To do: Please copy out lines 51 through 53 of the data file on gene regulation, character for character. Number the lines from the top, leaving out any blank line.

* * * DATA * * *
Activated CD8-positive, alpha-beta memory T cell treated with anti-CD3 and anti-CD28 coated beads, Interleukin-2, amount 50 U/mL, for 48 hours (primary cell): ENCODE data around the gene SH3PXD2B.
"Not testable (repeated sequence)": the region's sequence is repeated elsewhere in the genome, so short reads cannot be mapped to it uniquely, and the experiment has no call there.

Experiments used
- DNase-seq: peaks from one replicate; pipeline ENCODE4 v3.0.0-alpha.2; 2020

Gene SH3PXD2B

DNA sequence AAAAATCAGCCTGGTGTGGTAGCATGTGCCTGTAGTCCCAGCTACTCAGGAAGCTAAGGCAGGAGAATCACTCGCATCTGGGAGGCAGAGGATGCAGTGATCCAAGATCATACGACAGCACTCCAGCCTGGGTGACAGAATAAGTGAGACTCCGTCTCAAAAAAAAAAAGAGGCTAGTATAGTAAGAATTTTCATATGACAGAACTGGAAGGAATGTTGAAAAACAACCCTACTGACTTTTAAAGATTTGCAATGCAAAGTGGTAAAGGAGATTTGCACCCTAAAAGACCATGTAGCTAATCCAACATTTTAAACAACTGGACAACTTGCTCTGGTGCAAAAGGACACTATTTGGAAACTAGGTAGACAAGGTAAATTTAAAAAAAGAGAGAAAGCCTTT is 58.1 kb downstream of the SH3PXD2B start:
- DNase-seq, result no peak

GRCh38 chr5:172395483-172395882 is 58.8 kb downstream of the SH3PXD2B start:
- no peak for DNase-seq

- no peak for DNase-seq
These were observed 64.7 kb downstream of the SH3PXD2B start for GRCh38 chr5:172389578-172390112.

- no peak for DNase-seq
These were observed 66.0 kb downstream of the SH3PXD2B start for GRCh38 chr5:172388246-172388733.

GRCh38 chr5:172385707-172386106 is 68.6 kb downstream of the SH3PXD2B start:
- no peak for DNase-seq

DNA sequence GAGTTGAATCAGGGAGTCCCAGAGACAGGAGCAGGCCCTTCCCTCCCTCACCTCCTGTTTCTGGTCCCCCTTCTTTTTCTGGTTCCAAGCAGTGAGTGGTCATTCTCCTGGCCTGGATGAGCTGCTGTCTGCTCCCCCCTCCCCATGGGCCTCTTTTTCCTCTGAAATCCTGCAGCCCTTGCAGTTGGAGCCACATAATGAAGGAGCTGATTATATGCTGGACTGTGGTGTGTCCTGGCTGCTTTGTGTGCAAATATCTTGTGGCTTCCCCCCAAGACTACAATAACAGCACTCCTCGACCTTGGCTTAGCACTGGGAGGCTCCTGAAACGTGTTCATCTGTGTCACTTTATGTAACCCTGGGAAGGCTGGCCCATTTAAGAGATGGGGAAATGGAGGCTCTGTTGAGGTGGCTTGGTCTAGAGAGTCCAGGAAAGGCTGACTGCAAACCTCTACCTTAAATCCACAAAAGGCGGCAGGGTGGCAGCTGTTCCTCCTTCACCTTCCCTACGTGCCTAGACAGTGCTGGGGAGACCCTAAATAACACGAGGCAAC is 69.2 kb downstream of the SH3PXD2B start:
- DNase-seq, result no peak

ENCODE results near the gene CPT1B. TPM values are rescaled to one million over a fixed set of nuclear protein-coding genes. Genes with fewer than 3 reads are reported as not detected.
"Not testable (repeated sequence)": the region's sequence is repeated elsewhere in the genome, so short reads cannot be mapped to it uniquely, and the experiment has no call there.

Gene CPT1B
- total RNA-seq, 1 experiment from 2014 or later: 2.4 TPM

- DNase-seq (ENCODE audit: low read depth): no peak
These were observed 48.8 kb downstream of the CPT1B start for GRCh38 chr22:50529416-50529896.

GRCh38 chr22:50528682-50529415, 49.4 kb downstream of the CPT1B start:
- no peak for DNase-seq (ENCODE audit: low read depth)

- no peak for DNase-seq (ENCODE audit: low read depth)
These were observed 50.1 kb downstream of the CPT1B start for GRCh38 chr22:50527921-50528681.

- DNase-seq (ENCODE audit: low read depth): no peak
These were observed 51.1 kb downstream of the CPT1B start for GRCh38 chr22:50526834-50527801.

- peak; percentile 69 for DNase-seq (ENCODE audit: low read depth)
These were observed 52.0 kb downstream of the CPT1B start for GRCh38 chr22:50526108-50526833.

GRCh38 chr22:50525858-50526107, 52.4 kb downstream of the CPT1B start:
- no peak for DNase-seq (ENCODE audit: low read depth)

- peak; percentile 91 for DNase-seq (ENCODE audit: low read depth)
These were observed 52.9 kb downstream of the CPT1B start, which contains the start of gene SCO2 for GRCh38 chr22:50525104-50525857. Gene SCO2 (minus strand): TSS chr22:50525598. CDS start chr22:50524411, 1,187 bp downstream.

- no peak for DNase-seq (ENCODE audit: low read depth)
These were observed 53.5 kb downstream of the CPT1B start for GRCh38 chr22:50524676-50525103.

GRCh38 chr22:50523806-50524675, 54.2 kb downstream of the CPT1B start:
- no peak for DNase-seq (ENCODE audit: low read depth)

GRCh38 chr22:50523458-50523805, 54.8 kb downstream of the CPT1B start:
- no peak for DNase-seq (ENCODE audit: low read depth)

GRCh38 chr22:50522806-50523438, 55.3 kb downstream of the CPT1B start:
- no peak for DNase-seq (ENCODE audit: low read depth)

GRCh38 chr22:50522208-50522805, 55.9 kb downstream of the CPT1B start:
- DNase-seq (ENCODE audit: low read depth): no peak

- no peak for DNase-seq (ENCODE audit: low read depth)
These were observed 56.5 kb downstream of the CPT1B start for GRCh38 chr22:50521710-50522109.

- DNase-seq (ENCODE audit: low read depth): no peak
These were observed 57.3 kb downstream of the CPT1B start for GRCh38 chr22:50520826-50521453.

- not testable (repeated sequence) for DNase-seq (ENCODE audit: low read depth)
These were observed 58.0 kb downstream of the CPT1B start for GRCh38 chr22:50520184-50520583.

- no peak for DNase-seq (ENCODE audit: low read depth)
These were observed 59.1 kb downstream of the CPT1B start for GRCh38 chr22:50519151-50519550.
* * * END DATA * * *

These were observed 58.0 kb downstream of the CPT1B start for GRCh38 chr22:50520184-50520583.

- no peak for DNase-seq (ENCODE audit: low read depth)
These were observed 59.1 kb downstream of the CPT1B start for GRCh38 chr22:50519151-50519550.